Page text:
This remix album isn’t just about releasing a few produced tracks. It’s about releasing the information on how I made a lot of my music. I want to share with my community, fellow musicians, and friends the knowledge I have acquired along the way.”

As most of my readers know I’m really into sharing HOW people make music, and this looks like a great way to get some more insight into that from another producer. You can find more info about this project here:



Screen Shot 2013-05-31 at 8.25.18 AM

Finally, I’ve had a few people ask me about my live gigs this summer.  At the moment I’m currently only booked for Photosynthesis 6, on July 19-21st.  It will be a downtempo/midtempo gig, and I have a lot of brand new material prepped that I will be playing out for the first time.  This is one of my favorite festivals of the summer, so it’s definitely worth coming out to if you want to hear some amazing music in a beautiful location.

I’ll post more info about this show, and some other ones I’m still working out once I get more specifics.

Thanks, until next time!




Tarekith DJ EFX Racks version 9

Well, it’s taken me a little while to revisit my DJ EFX for Ableton Live, but recently it was brought to my attention that some of the DJ EQ Racks I had created no longer functioned properly in Live 9.  It seems that the new Adaptive Q in EQ 8 was causing some pretty massive spikes in the signal, and the EQ curves no longer matched my original models.  Now all of the EFX Racks are compatible with Ableton Live 9, and you will need Live version 9.04 (or newer) for them to work properly.

Tarekith DJ EFX v9

I also create a couple of new racks as well, called “Lock & Key” and “Red Shift”.  These are a little on the weirder side, so look in the included READ ME file for the details.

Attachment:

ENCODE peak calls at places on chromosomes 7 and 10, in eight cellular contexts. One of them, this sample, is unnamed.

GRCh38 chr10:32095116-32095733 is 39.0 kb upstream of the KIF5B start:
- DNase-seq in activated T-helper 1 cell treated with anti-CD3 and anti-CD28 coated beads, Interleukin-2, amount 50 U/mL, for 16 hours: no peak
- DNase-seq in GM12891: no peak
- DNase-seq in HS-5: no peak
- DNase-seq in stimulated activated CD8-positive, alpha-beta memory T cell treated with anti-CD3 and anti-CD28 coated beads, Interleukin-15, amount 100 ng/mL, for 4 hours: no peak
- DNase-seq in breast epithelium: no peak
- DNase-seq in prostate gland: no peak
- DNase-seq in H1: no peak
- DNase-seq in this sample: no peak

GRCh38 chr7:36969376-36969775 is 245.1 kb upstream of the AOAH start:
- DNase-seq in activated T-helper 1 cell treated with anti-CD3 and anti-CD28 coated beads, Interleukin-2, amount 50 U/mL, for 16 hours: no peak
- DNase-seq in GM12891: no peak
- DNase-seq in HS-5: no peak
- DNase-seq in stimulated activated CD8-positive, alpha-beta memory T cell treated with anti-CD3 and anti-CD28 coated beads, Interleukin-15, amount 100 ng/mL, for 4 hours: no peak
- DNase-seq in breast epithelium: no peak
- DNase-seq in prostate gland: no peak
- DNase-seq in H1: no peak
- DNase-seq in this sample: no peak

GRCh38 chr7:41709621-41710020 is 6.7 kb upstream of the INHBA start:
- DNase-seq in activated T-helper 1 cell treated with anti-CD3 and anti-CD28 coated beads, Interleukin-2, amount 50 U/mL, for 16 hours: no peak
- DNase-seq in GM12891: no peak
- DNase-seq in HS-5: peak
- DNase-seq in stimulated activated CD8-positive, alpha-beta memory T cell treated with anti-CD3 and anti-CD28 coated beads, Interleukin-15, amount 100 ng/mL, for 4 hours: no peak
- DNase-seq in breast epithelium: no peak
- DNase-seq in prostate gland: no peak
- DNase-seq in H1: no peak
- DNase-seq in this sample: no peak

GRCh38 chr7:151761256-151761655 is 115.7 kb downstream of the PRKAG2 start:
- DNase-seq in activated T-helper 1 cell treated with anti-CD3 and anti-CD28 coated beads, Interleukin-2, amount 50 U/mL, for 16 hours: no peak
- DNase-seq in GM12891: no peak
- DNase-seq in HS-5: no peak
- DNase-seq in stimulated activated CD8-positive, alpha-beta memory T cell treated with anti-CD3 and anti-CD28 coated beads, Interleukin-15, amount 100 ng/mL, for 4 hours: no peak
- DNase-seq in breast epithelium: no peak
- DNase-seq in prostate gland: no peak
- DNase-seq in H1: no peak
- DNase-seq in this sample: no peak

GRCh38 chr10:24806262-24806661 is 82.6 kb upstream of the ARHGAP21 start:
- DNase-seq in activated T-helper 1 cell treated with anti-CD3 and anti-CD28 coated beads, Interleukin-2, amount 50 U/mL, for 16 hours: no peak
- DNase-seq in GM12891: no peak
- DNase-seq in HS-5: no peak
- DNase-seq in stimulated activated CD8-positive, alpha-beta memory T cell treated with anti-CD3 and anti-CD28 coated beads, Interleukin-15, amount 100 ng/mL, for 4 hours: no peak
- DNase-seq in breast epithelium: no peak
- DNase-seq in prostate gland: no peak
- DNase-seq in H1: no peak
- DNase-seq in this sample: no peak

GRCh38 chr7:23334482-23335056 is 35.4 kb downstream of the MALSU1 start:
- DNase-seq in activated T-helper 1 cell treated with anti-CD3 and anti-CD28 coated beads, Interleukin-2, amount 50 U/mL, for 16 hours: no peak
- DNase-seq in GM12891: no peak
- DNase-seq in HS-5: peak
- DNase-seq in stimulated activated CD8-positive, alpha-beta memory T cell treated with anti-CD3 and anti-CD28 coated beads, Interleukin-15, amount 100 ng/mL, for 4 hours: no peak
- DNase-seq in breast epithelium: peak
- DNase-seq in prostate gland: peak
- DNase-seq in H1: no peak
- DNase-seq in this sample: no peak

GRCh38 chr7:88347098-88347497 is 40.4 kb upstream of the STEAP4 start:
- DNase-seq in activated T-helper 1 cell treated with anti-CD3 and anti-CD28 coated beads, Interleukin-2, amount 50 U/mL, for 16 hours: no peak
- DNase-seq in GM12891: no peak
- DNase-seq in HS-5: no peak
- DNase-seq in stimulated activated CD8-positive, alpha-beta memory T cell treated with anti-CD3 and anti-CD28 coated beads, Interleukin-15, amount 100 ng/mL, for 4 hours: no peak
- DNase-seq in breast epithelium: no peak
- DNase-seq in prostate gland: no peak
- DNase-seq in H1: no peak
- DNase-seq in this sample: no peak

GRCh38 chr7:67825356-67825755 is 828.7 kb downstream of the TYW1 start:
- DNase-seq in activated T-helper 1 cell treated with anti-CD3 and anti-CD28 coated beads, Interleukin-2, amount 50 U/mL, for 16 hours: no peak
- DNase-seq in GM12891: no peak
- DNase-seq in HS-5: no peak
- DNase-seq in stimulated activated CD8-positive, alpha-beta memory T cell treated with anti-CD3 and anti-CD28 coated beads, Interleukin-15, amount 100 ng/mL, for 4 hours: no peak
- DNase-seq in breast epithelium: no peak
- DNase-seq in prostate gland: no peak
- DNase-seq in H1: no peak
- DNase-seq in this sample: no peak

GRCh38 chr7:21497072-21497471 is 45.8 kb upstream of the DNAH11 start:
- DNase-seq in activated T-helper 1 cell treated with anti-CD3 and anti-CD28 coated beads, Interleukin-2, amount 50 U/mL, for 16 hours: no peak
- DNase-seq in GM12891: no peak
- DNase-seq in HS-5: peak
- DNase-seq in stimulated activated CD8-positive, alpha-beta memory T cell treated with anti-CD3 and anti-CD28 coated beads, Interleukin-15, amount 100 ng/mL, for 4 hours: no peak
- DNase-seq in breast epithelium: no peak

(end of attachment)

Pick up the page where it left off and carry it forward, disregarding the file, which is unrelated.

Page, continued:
Lock & Key


Red Shift

Hope you enjoy the new effects, and that the ones I fixed solved any issues people were having. If you notice any issues with any of the other Racks when using Live 9, please let me know and I will try and fix them ASAP.

Thanks, and have fun!

Post Album Odds and Ends

Whew, it’s been a busy couple of weeks getting my new “Fractured Time” E.P. wrapped up and ready to sell.  Seems like that’s always the case the though, the very end of the process is where things get complicated.  It’s not even just finishing up the act of actually writing the music either, though that’s certainly the most important.

There’s quite a few things that need to happen before I can release a larger project like this:

– Am I happy with the artwork, and do I have it in all the sizes and resolutions I need for the various online outlets?
– Do I know which stores I want to sell it in, and can I coordinate the release for a specific day among all of them?
– What formats do all of the stores want the audio files in (some like Addictech are particular about the file-naming)?
– How much do I want to sell it for?
– Have I added all the images and info for the album on my website, both the Tracks page and the Blog?
– How am I going to handle giving away the Live 9 Project files for the album (free for people who buy it)?